/* OPENING IMAGE */
/* PUBLICATION NAME */
Colorado Homes & Lifestyles
April 2010

Breaking Ground
/* ARTICLE TEXT REGIONS */
In the 1990's, new home construction saw the rise of the great room and sprawling square footage—a trend that continued well into the last decade.

But thanks to the economic downturn and rise of energy-saving technology and design,

the new trend in homebuilding is the green home—a more energy-efficient, sustainably furnished, multi-use space that’s kinder to both the environment and to homeowners’ wallets.  Local homebuilders tell CH&L that green building practices are going mainstream, and although funding remains tight, now is a great time to construct the home of your dreams.

Green Building Takes Root
“I don’t think you can ignore green [anymore],” says Cress Carter, owner and project manager at Old Greenwich Builders in Denver.

“That’s one of the biggest changes we see.” Eco-friendly building practices are changing the way homes are built, and even homeowners not prone to living a green lifestyle can see the financial benefits of conserving energy and resources.

Scale Back: John Kurowski, president of Kurowski Development Co. in Littleton, has been building environmentally conscious custom homes in the Denver area for more than 30 years. He says homeowners are starting to think more strategically about how they live in their homes and are

deciding to do away with extra square footage. “The size of the homes generally is shrinking. The plans are going to be more efficient to build and the planned space is going to be more flexible,” he says. Some areas, such as Boulder County, have altered their permitting rules to set height restrictions and limits on homes’ footprints. Check with your county for local building codes and permitting requirements.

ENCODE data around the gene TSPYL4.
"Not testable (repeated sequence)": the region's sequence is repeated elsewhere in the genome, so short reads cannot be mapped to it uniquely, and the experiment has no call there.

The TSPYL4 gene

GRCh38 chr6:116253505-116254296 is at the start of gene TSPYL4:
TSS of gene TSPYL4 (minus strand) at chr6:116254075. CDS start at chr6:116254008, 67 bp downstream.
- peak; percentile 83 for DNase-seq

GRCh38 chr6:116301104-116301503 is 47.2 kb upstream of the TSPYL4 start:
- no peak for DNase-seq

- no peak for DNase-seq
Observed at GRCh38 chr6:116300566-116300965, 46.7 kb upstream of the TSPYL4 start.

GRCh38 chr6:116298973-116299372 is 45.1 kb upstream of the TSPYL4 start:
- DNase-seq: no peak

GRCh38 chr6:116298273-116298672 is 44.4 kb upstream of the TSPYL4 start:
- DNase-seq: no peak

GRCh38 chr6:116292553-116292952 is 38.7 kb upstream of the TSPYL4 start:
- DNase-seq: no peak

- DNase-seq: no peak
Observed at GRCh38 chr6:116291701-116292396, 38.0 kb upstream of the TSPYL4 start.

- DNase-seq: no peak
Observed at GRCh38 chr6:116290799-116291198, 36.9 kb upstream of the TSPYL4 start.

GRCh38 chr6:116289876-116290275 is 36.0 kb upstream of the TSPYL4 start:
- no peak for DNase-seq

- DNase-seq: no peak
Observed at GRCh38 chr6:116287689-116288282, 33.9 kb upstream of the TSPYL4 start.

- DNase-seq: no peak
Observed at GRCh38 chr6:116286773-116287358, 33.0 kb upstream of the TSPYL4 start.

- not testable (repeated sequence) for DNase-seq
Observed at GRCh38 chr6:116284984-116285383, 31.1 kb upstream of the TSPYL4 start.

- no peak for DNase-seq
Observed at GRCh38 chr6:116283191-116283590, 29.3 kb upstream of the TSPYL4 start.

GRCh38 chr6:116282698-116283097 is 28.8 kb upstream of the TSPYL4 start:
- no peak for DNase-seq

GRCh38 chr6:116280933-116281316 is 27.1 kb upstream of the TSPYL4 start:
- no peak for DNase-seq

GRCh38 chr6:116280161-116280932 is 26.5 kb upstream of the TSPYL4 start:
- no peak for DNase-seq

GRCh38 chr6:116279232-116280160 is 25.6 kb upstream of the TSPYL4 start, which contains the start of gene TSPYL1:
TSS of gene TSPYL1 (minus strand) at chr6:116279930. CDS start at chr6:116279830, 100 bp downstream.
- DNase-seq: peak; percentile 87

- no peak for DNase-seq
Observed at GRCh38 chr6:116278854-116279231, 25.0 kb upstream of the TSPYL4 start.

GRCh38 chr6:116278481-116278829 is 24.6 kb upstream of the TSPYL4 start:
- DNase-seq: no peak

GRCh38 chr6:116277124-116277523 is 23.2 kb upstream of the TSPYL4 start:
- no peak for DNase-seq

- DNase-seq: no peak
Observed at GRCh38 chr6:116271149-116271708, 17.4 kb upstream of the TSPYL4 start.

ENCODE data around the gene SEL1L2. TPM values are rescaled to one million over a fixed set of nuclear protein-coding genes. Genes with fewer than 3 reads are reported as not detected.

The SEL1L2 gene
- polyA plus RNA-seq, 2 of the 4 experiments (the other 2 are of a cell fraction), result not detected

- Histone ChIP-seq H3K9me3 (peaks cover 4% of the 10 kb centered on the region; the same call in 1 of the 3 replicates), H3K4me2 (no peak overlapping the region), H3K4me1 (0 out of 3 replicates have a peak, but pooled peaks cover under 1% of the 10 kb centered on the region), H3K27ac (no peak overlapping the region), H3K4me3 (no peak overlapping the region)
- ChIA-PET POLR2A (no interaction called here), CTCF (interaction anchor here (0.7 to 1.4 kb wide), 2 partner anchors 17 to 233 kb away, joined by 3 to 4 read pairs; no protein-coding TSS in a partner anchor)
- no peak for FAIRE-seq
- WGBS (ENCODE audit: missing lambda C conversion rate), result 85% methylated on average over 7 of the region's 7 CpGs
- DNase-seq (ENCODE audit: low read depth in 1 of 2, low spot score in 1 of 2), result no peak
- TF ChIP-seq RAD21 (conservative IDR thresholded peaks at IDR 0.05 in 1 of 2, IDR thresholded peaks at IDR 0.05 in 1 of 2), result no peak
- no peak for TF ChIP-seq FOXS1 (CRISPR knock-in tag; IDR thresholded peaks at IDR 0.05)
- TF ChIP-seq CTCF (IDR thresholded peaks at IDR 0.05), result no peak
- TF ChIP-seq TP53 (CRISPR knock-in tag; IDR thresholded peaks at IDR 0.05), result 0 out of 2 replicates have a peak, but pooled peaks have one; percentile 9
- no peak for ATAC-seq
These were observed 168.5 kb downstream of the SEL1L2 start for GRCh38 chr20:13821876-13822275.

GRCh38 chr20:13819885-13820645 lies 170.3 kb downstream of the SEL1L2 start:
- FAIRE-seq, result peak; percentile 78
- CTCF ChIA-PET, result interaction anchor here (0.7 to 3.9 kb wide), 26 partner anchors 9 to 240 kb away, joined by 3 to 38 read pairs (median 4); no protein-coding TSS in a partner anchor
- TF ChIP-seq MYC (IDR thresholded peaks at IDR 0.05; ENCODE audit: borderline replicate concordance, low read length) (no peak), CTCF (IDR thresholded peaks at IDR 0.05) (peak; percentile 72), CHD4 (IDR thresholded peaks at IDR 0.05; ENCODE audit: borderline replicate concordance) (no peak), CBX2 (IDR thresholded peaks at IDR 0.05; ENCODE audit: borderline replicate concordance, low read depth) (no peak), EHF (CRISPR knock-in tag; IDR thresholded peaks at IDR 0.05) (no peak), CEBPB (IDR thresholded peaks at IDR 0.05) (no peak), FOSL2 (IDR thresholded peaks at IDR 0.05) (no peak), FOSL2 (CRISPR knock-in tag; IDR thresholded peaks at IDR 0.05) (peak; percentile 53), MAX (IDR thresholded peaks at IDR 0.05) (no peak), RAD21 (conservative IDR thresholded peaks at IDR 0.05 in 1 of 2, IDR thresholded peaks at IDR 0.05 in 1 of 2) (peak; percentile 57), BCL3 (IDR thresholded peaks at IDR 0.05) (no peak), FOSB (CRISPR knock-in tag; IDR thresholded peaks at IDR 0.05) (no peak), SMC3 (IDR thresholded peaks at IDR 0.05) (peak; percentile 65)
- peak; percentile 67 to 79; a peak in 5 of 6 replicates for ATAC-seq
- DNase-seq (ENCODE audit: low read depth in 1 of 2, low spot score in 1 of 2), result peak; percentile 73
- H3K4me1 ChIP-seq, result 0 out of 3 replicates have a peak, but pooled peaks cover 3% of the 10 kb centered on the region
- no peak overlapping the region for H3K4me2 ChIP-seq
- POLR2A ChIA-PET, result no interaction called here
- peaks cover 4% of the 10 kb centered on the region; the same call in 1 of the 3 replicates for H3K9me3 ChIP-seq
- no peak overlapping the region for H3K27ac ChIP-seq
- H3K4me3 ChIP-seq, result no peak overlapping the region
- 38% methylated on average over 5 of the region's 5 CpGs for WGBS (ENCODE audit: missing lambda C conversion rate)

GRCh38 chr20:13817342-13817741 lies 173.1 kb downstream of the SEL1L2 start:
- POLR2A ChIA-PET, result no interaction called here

Think Thermal:  More new home construction plans are taking into consideration the home’s thermal envelope: how the home retains heat

and resists drafts, and ultimately, how energy-efficient the home is.  “That’s a need, it’s not a fad,” Kurowski says. “There is no question that in Colorado, the jurisdictions are looking for a much higher level of energy efficiency in the coming years.”

To create a tighter thermal envelope, consider investing in green building materials such as closed-cell, spray-foam insulation and highperforming windows. “People are going to get tired of the beige carpet or whatever they pick out, but the windows add to comfort


and energy efficiency, and that’s something you don’t want to play with,” Kurowski says. And to give your heating system a natural boost, “select a lot that works with the sun,” he says. “[Proper sun siting] gives the homeowner an advantage at absolutely no additional cost.”  Local and state incentives for green building and energy efficiency are available. Visit www.colorado.gov for information.

Bank on More Budget Considerations: The recession has subsided, but funding for homebuyers and builders could remain tight for


some time.  “Clients are very cautious, and it’s still hard to get a construction loan,” Carter says. Some recent projects have fallen through because “you can’t get a big project to appraise for what it’ll actually cost to build it.” Do the math to figure out how your forecasted budget compares with trends in local real estate values before you commit to a building plan, he says.

Look for Bargains:  Of course, the slow construction market could work to your advantage.  “This is the best time to do a project. ... Just like now’s the time to buy,” says Michael DeVere, owner

of Rosewater Construction in Denver.  Colorado’s construction prices have flattened out, and prices for materials such as plumbing fixtures, tile, carpet, hardwood and appliances also seem to have plateaued, Carter says. “Plus, retailers are willing to make deals, so you can get good pricing if you shop around.”  Land prices and mortgage rates are lower than usual, too, and builders’ workloads are smaller. This year presents a great opportunity to act before increased demand drives costs higher.

“It’s a good time to build, but don’t forget about the fundamentals,” Carter says.  Don’t sacrifice high-quality craftsmanship and don’t choose your architect or builder based on price alone.  Remember that you’re building a home, and you want to be happy in it for years to come.
           /* CLOSING IMAGE REGION OPTIONS FOR ARTICLE */